[ In the Press ]
Secrets Found Online, Shared Softly: David Lang’s ‘whisper opera’ Mines Truths From the Web
New York Times
By WILLIAM ROBIN
Opera and technology have long had an uneasy relationship. The one has always required the other — from the Baroque spectacle of 17th-century operas, with their deus-ex-machina gimmickry, to the stagecraft required to mount any contemporary production of Wagner’s “Ring” cycle.
Historically, though, opera tended to avoid confronting the technological head-on. Composers stuck to timeworn subjects from literature, myth or history. Machines controlled the staging; they didn’t usually appear onstage.
But we live with a different set of myths today, and contemporary opera has begun to reflect the age of Mark Zuckerberg and Edward Snowden. Thus, Nico Muhly’s “Two Boys,” a story of intrigue and murder in online chat rooms, which will arrive at the Metropolitan Opera in October; and Tod Machover’s 2010 “Death and the Powers,” a “robot pageant” featuring animatronic sets and a wealthy industrialist who downloads his own consciousness. And in David Lang’s “whisper opera” — which will have its New York premiere on Saturday at the Clark Studio Theater at Lincoln Center — the Internet takes center stage.
Online communication forms the backbone of “the whisper opera,” which will run through Aug. 13 as part of the Mostly Mozart Festival. Mr. Lang, a Pulitzer Prize-winning composer and a founder of the Bang on a Can new-music collective, has created a libretto out of what he calls Internet secrets. He typed short, personal phrases like “When I think of you I think of” into a search engine and cataloged the results. The opera consists of these poignant aphorisms, made anonymous by the omission of sources. A kind of one-man version of the Prism project, Mr. Lang trolls Internet data for clandestine truths.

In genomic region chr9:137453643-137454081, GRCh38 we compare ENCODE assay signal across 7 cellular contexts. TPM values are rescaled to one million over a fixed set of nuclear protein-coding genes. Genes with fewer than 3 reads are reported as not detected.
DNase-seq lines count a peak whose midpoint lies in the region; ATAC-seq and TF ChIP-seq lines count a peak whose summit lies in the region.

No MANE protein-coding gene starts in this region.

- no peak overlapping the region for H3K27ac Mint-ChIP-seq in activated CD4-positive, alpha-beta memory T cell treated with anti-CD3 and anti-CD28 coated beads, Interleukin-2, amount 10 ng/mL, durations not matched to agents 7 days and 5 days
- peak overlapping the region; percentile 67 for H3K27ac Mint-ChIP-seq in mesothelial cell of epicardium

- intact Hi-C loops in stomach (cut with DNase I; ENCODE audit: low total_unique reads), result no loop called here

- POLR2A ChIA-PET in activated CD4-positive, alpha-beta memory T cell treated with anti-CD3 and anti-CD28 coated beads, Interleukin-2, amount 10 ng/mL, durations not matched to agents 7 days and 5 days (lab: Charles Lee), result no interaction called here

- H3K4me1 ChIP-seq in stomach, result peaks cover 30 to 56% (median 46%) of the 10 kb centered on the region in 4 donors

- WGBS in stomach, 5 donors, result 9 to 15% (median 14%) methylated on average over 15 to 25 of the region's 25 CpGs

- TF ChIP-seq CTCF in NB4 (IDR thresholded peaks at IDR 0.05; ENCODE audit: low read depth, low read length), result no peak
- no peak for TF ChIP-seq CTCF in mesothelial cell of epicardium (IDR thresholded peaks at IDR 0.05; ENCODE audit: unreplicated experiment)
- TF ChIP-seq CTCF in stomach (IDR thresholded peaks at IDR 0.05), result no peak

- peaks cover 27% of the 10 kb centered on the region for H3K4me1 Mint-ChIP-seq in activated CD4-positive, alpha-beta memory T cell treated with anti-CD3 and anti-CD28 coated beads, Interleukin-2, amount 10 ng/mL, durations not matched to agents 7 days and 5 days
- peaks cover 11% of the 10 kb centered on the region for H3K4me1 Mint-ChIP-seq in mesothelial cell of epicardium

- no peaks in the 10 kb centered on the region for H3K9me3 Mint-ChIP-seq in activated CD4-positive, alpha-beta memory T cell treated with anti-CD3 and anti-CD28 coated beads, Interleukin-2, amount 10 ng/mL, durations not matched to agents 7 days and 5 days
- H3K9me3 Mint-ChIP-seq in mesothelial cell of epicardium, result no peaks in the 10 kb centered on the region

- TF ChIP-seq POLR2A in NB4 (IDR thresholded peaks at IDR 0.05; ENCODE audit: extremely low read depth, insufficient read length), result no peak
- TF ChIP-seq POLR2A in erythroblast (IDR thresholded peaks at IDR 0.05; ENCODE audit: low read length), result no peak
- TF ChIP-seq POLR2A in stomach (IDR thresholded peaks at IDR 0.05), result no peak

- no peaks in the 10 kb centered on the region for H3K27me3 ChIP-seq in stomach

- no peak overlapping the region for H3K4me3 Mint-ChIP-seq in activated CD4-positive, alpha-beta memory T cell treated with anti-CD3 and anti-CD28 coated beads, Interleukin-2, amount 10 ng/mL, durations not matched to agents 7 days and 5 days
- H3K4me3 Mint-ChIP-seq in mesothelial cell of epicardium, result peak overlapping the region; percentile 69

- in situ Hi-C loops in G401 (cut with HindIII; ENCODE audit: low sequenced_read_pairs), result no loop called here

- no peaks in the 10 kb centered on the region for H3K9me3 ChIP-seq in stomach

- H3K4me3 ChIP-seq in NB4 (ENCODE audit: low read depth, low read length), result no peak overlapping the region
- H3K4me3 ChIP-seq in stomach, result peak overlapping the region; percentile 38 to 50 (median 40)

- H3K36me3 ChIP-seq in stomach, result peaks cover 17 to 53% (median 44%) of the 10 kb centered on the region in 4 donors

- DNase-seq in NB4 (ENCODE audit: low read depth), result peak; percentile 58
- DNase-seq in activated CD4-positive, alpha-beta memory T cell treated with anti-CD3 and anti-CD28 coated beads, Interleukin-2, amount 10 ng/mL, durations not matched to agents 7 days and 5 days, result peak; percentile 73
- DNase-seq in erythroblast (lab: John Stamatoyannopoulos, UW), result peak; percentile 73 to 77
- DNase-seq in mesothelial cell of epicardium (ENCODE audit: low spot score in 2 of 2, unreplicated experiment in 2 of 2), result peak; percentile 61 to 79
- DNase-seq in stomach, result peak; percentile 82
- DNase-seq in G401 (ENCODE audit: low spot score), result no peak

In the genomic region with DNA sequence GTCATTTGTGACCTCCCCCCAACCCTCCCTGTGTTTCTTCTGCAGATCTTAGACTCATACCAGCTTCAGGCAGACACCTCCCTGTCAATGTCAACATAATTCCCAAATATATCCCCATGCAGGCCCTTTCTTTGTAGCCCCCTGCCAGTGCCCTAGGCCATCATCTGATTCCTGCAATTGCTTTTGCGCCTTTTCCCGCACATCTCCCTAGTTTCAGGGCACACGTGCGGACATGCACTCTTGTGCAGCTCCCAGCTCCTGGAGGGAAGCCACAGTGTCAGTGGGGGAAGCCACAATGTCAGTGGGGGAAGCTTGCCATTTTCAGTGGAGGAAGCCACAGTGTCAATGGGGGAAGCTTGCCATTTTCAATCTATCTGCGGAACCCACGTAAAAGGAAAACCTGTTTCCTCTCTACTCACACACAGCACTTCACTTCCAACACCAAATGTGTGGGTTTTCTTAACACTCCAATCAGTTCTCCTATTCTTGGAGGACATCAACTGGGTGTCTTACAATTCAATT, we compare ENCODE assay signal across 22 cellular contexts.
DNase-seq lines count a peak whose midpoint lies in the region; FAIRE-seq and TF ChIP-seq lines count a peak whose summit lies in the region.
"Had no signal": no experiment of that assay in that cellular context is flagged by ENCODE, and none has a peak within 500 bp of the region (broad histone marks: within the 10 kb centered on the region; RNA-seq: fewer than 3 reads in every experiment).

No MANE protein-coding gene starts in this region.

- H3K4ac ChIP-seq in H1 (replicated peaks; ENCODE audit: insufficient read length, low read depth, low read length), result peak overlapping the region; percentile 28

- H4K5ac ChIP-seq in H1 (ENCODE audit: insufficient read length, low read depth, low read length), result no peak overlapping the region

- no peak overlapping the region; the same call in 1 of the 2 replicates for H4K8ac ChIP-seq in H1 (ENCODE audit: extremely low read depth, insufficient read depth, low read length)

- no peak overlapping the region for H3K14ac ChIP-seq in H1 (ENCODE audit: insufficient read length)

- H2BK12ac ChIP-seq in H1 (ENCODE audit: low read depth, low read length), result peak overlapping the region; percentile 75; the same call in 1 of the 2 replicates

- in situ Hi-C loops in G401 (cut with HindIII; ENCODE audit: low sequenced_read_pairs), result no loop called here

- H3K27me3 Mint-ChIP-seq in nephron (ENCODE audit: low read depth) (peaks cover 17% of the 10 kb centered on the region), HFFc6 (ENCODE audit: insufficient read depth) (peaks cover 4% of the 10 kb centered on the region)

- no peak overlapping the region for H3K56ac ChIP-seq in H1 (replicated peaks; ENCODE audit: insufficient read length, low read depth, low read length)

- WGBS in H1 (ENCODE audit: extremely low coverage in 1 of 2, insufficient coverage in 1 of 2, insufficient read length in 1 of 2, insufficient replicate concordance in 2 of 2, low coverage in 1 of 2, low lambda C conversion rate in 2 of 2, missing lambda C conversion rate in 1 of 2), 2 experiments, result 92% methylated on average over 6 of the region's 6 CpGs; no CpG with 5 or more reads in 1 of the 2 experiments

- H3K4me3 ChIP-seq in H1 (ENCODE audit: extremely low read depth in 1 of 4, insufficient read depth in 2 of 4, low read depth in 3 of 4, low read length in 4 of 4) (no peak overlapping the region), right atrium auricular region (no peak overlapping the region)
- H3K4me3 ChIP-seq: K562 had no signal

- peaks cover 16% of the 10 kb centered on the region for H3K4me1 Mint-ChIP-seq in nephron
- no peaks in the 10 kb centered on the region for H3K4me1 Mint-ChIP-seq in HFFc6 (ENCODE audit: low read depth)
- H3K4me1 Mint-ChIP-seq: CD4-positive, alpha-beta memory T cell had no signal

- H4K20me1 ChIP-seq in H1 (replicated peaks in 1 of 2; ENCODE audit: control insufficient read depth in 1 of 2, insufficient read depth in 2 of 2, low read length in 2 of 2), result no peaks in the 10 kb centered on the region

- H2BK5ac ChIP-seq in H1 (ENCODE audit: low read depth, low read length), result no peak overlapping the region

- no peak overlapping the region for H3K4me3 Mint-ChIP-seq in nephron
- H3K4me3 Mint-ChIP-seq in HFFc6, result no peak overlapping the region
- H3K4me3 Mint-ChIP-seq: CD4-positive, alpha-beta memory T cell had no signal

“It is about the difference between our live persons and our hidden persons,” Mr. Lang said in a recent phone interview. Invoking Mr. Snowden, the composer noted the paradox between recent anger over government surveillance and the willingness of consumers to give information to advertisers. “There are things that we’re happy to reveal about ourselves through our corporate purchases or through our chat rooms, or through our political speech, or through all sorts of incredible communications that we make” through the Internet, he added. “And yet live, we would never say these things.”
Except in Mr. Lang’s opera, in which they are whispered by the soprano Tony Arnold as well as four instrumentalists from the International Contemporary Ensemble, who will also perform the composer’s hushed music. Removed from their original context, lines like “It’s not my fault that I am so pretty” recall the plaintive, mesmerizing repetition of Mr. Lang’s recent works, like “The Little Match Girl Passion,” a reinterpretation of Bach and Hans Christian Andersen; “Death Speaks,” a song cycle deconstructing Schubert lieder; and “love fail,” a meditation on the tale of Tristan and Isolde.
In drawing on Internet secrets, Mr. Lang illuminates the contradictions in modern life, the contrasts drawn between what we reveal in heated comment threads and what we conceal in the real world. “When we go search something on the Internet,” and then suddenly “ads for it show up for the rest of the year — whatever site we visit — we don’t have any problem with this,” he said. “And yet if there were a marketer calling us every day, if there was a human part of this, we would be very upset”…